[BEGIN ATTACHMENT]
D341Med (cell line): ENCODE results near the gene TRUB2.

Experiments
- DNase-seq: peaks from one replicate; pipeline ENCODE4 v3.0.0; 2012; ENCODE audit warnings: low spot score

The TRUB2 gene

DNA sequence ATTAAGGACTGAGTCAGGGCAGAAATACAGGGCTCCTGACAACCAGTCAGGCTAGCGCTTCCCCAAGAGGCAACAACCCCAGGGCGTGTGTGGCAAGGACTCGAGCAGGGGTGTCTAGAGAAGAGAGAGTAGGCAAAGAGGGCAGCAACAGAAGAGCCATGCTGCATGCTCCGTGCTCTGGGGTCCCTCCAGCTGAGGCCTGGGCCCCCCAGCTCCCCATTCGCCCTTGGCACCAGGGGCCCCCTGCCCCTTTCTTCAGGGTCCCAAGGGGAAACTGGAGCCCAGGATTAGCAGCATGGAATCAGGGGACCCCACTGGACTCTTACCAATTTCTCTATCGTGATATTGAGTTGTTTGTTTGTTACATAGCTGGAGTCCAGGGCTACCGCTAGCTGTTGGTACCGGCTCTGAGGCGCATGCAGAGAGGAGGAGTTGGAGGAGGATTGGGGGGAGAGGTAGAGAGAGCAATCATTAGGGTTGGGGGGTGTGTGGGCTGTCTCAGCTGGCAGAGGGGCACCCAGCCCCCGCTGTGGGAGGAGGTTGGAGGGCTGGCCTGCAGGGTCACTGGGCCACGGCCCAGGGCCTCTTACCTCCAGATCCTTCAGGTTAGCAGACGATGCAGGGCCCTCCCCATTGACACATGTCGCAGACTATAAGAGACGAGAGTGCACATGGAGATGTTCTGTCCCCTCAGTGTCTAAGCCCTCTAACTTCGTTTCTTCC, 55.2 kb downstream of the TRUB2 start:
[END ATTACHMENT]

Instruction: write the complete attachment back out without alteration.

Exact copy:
D341Med (cell line): ENCODE results near the gene TRUB2.

Experiments
- DNase-seq: peaks from one replicate; pipeline ENCODE4 v3.0.0; 2012; ENCODE audit warnings: low spot score

The TRUB2 gene

DNA sequence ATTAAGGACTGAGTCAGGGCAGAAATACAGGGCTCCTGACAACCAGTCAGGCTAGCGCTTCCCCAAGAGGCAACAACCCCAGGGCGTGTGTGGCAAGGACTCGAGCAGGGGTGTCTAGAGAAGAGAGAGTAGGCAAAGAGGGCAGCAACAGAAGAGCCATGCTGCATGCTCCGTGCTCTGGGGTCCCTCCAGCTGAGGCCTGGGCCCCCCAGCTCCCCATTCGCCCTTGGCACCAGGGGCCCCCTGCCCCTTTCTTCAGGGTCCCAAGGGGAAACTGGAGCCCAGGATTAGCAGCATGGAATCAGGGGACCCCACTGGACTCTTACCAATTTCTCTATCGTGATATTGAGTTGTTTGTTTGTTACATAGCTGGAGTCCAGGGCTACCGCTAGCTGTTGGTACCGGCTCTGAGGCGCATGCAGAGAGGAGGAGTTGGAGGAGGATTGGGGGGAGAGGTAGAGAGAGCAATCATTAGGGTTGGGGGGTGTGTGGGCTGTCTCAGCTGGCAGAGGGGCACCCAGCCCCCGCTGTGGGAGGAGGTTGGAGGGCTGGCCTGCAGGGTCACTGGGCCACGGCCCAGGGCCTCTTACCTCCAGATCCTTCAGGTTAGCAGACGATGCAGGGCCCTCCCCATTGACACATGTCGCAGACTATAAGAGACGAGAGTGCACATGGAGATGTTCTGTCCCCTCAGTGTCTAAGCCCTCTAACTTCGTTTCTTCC, 55.2 kb downstream of the TRUB2 start: